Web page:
John found the handcuffs, wedged deep between the seat cushion and the arm of his battered chair. His hand strayed down into the tight space, fingers catching on loose cushion threads as he followed Archie Goodwin across the pages of Black Orchids and through the brownstone on West 35th street. By the time Archie found Nero Wolfe pacing among the rows of orchids, John’s focus was shot. He followed the familiar curve of the metal and thought of darker things.
“Useless,” Sherlock said.
John looked up, untangling himself from the mystery on the page and the one tucked beside him.
Sherlock stood before the sofa, staring at a mosaic of photographs and documents and newspaper clippings that covered the wall. He shook his head slowly, and stepped closer to the spiral of data. His shins pressed up against the sofa cushions.
“What is?” John asked.
“All of this. I still don’t have what I need.” Sherlock leaned in, his face inches from the wall. He narrowed his eyes. “I’m missing something.”
John traced his fingers across the two small loops of the chain. He pressed his thumb against the keyhole as the desire to slip back in time to join Nero and Archie faded completely.
”It’s half two. Take a step back. You’ve been staring at it for hours. We’re both tired.” Just come to bed. John caught himself before he said the words; they were still almost habit, one that he needed to break.
Thirty-four days had passed since they’d been together. Thirty-four days since Sherlock had given up control for the first time and let John take him apart. At the end of that night, after the bondage and pain, and the games of power and control, they had lain together in the dark and promised that this would be the start of something more.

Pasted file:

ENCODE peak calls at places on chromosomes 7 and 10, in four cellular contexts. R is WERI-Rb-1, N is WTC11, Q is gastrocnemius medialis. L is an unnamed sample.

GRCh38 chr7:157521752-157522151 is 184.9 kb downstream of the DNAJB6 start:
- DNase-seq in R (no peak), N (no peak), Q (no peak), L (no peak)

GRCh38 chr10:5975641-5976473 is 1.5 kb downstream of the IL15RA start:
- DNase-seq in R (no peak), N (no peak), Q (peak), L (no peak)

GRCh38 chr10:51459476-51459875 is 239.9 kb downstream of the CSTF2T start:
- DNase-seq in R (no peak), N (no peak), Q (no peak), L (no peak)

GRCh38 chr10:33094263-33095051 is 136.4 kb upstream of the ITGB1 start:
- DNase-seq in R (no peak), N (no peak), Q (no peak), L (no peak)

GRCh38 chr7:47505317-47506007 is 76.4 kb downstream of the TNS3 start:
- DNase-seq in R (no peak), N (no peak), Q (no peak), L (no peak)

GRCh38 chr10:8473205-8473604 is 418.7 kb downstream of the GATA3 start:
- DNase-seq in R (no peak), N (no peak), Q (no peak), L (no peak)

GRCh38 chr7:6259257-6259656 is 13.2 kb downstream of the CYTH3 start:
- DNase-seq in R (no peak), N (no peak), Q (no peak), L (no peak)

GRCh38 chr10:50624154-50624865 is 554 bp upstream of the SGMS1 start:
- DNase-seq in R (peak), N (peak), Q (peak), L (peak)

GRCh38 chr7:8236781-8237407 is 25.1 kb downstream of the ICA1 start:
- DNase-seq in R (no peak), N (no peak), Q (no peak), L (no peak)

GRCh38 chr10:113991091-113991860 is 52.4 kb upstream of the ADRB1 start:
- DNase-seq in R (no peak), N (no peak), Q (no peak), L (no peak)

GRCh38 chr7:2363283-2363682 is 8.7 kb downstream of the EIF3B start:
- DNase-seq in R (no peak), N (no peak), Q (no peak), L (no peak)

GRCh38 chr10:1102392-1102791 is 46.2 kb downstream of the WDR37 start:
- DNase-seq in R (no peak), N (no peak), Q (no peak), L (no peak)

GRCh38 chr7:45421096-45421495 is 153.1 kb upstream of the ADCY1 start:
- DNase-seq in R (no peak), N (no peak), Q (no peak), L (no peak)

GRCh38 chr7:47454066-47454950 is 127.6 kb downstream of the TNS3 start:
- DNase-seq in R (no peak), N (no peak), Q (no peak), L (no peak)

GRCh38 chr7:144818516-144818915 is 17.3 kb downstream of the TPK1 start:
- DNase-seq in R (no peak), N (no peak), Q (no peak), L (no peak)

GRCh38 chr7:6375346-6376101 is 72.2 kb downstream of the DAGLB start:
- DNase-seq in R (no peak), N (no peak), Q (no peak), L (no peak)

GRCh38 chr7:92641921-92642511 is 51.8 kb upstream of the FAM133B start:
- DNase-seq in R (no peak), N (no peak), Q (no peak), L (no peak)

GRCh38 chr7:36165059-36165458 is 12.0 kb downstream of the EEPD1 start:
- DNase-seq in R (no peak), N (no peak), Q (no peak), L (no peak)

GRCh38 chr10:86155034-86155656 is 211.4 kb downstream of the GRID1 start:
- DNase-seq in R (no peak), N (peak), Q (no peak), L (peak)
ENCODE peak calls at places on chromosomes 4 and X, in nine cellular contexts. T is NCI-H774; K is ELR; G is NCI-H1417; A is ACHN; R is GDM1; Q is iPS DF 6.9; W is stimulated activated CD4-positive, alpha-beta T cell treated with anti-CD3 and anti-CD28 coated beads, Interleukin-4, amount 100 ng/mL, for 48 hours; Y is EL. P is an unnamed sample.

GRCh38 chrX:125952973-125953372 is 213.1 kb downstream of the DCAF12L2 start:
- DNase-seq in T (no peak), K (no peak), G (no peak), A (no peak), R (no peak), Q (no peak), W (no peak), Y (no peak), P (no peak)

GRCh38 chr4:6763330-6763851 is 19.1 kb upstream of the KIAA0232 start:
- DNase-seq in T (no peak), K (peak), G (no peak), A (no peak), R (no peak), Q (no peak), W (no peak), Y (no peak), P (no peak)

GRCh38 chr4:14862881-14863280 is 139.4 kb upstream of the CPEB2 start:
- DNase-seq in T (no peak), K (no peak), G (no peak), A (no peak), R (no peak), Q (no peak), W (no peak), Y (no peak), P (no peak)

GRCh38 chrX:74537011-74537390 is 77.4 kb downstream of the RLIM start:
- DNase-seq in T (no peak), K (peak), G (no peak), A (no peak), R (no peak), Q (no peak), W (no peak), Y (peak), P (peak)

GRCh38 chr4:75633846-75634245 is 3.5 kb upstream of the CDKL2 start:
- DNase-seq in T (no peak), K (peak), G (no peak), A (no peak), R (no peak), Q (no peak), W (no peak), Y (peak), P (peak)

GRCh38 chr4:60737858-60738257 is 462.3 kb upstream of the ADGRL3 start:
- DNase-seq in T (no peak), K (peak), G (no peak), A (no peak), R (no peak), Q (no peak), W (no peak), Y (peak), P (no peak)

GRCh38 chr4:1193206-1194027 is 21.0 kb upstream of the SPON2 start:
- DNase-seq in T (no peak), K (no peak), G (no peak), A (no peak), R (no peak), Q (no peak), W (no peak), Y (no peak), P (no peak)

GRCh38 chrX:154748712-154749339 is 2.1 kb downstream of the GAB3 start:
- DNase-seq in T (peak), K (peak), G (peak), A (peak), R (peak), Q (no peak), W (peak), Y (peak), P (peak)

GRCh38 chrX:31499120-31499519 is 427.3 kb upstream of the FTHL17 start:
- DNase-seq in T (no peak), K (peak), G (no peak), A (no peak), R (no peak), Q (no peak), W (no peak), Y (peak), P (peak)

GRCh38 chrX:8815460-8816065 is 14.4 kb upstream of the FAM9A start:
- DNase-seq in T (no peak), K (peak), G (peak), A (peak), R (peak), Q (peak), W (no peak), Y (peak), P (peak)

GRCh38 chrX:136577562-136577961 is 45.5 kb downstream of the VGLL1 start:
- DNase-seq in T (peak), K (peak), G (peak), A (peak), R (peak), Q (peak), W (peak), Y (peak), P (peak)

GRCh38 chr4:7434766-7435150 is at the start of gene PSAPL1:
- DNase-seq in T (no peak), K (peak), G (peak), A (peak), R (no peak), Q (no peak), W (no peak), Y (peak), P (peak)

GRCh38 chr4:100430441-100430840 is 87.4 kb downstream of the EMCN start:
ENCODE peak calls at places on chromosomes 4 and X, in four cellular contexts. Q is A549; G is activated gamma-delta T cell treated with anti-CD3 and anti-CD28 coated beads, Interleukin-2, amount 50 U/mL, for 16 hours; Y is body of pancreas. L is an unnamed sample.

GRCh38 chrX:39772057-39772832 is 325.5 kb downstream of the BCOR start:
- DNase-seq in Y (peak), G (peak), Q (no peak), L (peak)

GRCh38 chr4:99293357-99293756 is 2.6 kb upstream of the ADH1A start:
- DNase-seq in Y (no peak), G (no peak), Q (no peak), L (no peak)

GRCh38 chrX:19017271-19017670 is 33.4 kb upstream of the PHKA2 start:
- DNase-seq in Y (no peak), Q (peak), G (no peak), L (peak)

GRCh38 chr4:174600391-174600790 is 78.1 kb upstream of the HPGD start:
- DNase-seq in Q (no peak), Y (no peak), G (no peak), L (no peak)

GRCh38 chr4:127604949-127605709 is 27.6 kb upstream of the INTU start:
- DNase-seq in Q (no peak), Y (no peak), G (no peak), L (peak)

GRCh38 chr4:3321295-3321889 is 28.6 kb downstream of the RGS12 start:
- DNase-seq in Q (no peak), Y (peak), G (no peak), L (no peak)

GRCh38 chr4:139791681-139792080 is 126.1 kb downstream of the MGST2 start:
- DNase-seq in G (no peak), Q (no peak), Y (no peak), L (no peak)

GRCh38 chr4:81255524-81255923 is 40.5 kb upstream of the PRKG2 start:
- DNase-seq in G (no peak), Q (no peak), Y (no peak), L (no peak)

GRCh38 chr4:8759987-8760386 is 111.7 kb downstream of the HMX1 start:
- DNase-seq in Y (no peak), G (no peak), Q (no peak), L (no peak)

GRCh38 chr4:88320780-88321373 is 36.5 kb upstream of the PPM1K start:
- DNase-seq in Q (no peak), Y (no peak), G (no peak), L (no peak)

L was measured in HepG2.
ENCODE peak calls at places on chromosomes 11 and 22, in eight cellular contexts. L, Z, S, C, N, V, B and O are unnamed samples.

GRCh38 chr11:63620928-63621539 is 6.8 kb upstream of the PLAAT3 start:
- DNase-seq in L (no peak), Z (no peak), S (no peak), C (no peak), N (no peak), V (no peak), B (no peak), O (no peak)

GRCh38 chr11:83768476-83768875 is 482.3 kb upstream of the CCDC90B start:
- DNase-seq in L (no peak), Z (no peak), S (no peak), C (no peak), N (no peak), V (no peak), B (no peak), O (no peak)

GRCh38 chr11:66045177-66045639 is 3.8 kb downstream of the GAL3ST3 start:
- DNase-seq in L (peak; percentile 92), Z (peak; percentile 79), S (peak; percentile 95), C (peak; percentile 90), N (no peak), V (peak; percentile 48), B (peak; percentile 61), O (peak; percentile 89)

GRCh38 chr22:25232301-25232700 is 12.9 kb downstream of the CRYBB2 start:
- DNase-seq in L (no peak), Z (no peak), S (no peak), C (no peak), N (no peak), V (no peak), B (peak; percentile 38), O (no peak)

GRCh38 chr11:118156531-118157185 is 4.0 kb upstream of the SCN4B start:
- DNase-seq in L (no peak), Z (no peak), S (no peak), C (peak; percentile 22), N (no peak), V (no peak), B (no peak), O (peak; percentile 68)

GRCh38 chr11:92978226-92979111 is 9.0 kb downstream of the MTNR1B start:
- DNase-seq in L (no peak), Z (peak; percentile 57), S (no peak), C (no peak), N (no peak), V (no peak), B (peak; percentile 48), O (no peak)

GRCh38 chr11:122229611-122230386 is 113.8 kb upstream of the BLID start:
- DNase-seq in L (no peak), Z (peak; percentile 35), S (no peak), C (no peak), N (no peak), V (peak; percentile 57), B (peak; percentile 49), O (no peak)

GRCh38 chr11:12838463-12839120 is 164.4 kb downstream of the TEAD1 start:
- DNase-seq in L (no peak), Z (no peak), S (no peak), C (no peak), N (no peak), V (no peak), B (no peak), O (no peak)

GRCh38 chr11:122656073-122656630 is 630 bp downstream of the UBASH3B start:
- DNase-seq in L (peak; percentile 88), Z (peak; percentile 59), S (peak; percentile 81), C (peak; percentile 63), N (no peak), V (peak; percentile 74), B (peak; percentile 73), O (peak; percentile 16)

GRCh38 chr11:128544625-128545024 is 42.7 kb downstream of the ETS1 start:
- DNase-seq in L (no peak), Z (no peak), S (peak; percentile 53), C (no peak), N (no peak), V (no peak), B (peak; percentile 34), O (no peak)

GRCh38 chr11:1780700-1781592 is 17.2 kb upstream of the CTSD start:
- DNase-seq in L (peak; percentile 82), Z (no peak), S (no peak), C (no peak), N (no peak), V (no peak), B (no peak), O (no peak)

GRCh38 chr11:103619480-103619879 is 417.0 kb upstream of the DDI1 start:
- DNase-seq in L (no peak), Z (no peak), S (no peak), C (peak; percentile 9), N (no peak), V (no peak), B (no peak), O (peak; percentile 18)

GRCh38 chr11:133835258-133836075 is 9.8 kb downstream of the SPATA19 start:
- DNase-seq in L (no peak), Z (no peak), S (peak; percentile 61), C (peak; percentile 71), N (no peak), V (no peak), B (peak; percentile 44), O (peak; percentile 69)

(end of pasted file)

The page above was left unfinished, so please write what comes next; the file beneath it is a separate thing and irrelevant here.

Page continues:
But when the morning came Sherlock grew distant and John had been choosing his words carefully ever since.
“Just sleep on it. Your mind will keep working.”
Sherlock stifled a yawn against the back of his hand and compelled John to do the same. The weight of three straight days of locum work bleeding into casework had taken its toll. Long days and longer nights of watching out for Sherlock settled heavy into John’s bones. And although he had been awake almost twenty-four hours, Sherlock had been awake for even more.
John left the handcuffs where they lay and picked up his book. He stared down at the page and read the same sentence over and over again until it lost all meaning.
He had no idea how long the cuffs had been hidden beside him. Or why Sherlock had left them there in the first place. Sherlock usually kept his gear locked away in a trunk at the back of his wardrobe and unearthed it for the sole purpose of causing exquisite distress. This was something different. Intentional. Perhaps an opening back to what had been lost. Whatever Sherlock’s reason, the handcuffs stopped John in his place, as surely as a command.
“To sleep, yes.” Sherlock backed away from the puzzle. A sleepy countenance settled over his features, eyes half closed, lips parted as if a thought hovered in the space in-between.
“Why are you still awake?” Sherlock asked. He swayed slightly as he spoke, running solely on fumes and will. “You’re working in the morning.”
John looked up at him, surprised that somewhere in the whirlwind of theories and data, a space had been saved for his schedule. Sherlock paused when he reached John’s chair and his hand settled heavy on the back rest.
“Black Orchids.” Sherlock squinted down at the cover. John turned the book over.
“Don’t tell me what happens. I’ve only just started.”
Sherlock grew quiet. He tapped his hand against the back of John’s chair and John thought about covering it with his own. They remained in that quiet loop until Sherlock stirred from his thoughts.
“I can’t tell you what happens. I don’t know how it ends.”
John waited for the click of the bathroom door and the soft rush of the shower before he moved. He turned off the lights and settled back into his chair and pulled the handcuffs from their hiding place.